When the wolf comes to the door the first few times, most people can find ways to keep him at bay, falling back on savings or cutting back on spending in a household. But one of the lessons of the recent recession in American life is that our system isn’t particularly well-suited to the problems of those without jobs for years, not just months.
According to a report from Congress’ Joint Economic Committee, about 42 percent of the nation’s 14.1 million unemployed have been out of work for at least six months, and nearly one in three has been jobless more than a year.
Compared with Europeans’ social safety net, that of the United States is thinner, particularly when it comes to health care, which is still largely tied to jobs in this country. Unemployment benefits — $247 a week in Louisiana — last only so long. Many workers across the country have exhausted their allotment.
But there’s also a serious impact on workers’ skills over time, the report said. If too long out of work, you don’t just get out of the habit of rising early, but miss out on the emphasis on training and skill development that is part of the culture of many companies.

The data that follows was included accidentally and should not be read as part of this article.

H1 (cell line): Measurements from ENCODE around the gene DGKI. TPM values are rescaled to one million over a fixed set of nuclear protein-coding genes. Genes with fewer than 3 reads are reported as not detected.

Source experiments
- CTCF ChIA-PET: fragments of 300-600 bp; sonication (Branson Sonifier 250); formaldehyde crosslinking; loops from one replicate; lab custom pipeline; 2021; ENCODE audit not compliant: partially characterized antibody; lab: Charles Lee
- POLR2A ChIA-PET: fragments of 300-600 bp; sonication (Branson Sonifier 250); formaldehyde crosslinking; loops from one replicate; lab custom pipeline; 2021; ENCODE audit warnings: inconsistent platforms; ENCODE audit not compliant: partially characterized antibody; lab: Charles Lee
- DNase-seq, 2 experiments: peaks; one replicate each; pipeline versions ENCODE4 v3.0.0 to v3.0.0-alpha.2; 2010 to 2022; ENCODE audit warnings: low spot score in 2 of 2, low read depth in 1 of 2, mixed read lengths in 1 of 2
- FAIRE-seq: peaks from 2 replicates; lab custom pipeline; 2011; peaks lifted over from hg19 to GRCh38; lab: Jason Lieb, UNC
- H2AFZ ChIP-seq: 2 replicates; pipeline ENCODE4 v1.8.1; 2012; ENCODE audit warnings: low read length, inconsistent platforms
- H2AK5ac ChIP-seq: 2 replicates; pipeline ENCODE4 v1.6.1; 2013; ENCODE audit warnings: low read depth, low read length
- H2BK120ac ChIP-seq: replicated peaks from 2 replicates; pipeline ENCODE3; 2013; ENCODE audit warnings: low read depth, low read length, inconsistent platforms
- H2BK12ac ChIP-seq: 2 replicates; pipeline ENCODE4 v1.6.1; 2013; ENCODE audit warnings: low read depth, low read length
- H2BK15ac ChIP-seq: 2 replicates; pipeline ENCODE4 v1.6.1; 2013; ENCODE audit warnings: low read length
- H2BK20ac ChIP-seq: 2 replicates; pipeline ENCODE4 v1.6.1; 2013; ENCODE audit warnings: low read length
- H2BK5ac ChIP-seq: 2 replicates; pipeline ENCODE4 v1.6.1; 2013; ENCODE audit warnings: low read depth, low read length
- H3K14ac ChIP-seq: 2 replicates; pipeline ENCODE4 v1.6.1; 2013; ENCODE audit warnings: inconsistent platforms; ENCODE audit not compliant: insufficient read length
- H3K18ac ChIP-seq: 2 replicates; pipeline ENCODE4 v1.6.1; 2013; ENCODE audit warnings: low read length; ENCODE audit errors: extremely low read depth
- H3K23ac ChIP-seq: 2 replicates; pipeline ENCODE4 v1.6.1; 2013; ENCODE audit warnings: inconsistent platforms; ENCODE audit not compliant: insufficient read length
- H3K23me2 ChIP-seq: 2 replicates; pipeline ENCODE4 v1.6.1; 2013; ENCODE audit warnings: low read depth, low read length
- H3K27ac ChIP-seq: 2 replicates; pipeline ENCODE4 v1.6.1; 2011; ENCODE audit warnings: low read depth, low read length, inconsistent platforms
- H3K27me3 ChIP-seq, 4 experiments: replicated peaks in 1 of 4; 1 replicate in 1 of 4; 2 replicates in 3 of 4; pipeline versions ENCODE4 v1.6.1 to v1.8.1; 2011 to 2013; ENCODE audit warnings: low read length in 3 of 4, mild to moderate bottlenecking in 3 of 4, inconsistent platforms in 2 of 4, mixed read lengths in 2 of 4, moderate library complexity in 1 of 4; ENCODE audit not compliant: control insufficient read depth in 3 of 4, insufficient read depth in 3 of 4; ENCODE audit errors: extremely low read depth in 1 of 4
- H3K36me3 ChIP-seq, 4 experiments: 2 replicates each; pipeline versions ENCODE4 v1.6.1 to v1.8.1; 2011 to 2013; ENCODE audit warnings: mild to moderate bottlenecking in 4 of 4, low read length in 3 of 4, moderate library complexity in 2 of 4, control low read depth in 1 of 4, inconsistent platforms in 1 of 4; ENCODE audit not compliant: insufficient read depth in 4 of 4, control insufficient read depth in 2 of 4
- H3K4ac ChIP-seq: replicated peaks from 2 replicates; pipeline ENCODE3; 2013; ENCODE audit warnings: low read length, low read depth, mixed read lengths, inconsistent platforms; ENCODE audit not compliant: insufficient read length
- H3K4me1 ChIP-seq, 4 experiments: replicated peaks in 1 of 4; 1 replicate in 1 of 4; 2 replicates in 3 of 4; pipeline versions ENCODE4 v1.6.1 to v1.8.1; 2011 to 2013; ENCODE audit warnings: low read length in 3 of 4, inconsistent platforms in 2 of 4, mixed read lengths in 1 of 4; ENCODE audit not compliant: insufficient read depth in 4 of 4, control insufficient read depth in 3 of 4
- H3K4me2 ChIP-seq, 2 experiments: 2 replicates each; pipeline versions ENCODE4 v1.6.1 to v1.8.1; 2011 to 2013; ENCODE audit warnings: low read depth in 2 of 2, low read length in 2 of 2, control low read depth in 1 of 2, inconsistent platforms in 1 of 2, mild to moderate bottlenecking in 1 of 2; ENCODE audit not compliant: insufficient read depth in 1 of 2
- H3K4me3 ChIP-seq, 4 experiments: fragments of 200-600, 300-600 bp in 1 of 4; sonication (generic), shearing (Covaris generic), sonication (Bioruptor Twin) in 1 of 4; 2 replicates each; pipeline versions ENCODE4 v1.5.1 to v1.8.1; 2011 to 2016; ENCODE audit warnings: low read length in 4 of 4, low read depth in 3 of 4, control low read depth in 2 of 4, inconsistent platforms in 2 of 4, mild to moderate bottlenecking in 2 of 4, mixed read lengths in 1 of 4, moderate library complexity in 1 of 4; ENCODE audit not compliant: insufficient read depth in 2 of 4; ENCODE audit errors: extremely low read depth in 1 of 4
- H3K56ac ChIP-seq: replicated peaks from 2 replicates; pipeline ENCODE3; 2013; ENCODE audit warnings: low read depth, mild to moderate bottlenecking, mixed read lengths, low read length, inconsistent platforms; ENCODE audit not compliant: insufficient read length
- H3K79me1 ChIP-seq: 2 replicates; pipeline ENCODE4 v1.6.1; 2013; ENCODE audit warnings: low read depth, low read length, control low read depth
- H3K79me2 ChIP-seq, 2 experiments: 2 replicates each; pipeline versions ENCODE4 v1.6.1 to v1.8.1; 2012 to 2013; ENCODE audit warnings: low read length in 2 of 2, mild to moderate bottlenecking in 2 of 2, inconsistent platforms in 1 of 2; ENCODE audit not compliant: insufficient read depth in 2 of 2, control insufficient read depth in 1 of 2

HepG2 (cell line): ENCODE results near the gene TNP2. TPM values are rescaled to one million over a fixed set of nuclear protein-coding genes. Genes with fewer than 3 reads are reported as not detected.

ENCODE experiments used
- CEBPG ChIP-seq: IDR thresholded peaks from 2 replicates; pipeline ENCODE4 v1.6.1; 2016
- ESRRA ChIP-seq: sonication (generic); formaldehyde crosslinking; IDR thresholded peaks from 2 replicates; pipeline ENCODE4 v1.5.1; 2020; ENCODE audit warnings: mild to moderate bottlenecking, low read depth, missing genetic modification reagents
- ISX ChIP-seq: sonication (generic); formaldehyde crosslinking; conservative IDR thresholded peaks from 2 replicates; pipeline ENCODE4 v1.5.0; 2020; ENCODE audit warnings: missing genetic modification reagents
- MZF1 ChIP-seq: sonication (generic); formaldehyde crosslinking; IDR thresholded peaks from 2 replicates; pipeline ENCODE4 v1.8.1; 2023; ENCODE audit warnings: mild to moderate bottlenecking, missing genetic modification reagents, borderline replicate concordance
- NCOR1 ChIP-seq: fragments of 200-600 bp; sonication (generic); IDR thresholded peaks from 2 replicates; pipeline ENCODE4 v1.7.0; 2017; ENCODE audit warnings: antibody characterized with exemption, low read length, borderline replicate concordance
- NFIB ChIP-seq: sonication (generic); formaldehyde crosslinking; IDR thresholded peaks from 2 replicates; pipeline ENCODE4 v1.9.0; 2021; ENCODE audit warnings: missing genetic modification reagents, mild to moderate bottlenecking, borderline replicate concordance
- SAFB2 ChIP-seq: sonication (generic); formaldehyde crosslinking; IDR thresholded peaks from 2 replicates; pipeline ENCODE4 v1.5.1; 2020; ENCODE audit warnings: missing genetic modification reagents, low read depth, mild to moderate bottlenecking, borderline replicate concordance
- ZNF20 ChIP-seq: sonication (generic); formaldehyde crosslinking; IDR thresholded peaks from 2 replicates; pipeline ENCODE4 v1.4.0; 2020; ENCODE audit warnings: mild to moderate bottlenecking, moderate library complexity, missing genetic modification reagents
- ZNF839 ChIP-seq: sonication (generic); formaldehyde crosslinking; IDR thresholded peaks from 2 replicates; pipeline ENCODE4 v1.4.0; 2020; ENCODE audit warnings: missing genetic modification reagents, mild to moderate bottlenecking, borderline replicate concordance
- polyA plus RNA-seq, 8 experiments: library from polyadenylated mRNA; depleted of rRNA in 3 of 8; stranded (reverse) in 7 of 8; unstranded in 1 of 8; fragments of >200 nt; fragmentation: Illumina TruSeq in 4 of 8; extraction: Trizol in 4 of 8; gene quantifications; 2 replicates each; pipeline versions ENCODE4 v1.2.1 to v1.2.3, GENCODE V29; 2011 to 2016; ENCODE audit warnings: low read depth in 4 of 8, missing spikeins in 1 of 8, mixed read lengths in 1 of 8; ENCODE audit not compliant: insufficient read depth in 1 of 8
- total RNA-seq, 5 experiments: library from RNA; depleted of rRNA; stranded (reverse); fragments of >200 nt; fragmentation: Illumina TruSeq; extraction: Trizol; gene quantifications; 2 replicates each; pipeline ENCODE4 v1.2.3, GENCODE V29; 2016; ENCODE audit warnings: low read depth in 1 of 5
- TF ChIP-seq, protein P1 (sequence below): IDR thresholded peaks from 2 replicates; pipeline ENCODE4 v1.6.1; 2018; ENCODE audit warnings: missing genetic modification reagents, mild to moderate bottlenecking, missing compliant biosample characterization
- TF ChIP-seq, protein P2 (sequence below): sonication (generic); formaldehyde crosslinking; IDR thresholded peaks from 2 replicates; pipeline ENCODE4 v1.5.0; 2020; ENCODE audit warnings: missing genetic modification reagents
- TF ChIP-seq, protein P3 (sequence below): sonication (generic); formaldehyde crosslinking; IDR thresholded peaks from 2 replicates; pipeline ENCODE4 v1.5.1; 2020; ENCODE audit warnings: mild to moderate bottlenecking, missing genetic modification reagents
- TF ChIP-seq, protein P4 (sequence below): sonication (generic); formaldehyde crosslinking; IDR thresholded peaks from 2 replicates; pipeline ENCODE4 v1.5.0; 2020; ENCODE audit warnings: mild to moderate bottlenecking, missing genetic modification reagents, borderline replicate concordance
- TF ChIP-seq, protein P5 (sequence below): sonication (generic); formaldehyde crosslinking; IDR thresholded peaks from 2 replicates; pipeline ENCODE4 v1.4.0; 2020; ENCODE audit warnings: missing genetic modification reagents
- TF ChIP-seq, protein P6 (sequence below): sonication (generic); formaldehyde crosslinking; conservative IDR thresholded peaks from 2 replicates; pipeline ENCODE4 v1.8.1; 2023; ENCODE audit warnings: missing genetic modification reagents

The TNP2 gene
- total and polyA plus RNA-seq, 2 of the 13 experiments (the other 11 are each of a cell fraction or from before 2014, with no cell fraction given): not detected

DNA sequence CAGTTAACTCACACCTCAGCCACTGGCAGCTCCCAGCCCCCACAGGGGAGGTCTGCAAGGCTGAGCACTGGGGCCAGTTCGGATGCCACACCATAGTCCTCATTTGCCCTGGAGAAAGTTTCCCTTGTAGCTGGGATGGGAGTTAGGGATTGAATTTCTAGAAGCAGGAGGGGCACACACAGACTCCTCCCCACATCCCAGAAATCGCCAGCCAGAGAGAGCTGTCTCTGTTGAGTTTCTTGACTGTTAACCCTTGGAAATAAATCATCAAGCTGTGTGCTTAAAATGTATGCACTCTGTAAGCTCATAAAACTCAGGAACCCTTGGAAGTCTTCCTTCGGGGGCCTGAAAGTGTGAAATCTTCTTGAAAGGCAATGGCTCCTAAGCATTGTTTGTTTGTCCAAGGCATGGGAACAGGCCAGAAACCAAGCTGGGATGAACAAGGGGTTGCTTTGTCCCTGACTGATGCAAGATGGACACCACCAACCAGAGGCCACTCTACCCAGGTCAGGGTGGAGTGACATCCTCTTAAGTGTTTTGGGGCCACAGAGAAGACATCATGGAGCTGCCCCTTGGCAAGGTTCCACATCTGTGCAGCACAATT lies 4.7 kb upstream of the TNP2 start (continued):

The Bureau of Labor Statistics reported that those out of work are less likely to find a job the longer they are unemployed. Among those unemployed for longer than one year, only 8.7 percent were able to find work, according to recent 12-month statistics from the bureau.
That is in part a reflection of the reality that many people in this recession without work are people without college degrees or even high school diplomas.
And, of course, the reality is that one becomes among the long-term unemployed one day at a time.
One measure of the severity of the job problem, even in an officially expanding economy, is that about 16 percent of the labor force is either working part time but seeking full-time work, or has given up for the moment on seeking a full-time job.
“Scars on the labor force caused by a severe recession can cause a permanent rise in unemployment,” the congressional report said. “Investing in workforce training programs can help unemployed workers improve their job prospects.”
Many people in the category of the long-term unemployed have the attitude toward work that employers want, but not the skills that companies need — and bridging that gap is a practical approach to the challenges of today’s economy.